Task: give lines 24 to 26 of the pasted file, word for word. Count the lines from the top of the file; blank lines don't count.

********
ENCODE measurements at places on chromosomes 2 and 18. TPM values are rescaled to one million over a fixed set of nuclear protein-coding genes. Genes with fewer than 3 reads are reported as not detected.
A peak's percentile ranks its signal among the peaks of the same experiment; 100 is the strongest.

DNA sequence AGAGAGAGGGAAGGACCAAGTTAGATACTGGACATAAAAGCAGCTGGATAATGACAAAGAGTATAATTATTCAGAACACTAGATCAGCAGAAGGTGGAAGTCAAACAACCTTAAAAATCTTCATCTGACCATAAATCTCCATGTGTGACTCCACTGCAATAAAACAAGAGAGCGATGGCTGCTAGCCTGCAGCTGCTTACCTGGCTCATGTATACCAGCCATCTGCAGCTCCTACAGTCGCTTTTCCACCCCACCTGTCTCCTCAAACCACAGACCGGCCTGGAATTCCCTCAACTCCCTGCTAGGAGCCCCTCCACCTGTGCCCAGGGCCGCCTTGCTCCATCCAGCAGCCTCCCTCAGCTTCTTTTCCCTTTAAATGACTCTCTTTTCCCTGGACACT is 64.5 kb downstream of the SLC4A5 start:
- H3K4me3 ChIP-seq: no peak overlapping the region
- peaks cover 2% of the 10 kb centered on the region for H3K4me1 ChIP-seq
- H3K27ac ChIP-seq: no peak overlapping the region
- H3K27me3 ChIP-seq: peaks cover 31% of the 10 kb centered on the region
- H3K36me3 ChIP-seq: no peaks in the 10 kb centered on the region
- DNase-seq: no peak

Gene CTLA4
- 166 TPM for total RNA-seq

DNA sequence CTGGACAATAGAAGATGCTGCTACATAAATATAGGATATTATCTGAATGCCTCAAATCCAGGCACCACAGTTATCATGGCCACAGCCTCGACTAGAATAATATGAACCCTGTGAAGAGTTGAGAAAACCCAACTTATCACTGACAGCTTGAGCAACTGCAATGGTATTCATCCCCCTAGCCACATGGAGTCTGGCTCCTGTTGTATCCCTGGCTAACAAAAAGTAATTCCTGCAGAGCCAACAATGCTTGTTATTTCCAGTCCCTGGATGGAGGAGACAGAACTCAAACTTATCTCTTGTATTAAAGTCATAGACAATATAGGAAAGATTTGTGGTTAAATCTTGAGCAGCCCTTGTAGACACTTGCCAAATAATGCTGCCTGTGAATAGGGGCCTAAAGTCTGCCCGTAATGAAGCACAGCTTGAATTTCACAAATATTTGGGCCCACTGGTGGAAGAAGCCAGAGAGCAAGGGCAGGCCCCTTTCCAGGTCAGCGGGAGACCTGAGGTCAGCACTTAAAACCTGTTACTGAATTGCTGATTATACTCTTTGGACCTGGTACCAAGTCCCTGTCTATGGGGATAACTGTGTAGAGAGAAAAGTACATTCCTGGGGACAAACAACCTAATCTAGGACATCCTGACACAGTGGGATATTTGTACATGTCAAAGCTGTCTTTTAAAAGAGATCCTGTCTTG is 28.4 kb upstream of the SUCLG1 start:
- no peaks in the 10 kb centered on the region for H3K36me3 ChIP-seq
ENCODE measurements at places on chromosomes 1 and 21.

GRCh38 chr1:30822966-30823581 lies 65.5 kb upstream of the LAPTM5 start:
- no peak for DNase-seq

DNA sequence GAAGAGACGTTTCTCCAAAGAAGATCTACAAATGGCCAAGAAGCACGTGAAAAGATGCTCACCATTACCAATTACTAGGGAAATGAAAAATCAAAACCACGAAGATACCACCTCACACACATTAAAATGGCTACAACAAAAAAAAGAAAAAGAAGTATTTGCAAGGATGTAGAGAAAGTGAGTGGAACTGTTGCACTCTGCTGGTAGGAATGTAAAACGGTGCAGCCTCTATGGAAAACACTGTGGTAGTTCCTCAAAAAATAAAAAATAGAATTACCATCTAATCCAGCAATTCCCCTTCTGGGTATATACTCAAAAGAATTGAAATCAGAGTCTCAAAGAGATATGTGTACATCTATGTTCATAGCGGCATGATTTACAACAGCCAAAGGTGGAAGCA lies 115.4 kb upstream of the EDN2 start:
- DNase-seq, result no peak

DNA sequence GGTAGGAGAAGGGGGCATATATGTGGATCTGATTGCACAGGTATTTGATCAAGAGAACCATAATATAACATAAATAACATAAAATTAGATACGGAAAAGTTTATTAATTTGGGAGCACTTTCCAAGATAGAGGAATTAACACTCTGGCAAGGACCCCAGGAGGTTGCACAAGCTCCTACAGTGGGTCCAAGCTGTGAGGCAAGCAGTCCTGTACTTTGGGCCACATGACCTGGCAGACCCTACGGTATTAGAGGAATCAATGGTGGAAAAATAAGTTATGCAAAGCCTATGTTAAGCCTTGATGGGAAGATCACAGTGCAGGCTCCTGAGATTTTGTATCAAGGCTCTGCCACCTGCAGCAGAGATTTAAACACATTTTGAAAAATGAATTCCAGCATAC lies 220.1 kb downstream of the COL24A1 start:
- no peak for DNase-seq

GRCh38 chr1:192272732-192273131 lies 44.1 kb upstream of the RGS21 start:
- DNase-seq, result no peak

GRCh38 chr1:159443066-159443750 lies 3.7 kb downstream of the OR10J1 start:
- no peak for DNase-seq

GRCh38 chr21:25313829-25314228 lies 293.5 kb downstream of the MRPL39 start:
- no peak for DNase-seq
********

- no peak for DNase-seq

GRCh38 chr21:25313829-25314228 lies 293.5 kb downstream of the MRPL39 start:
- no peak for DNase-seq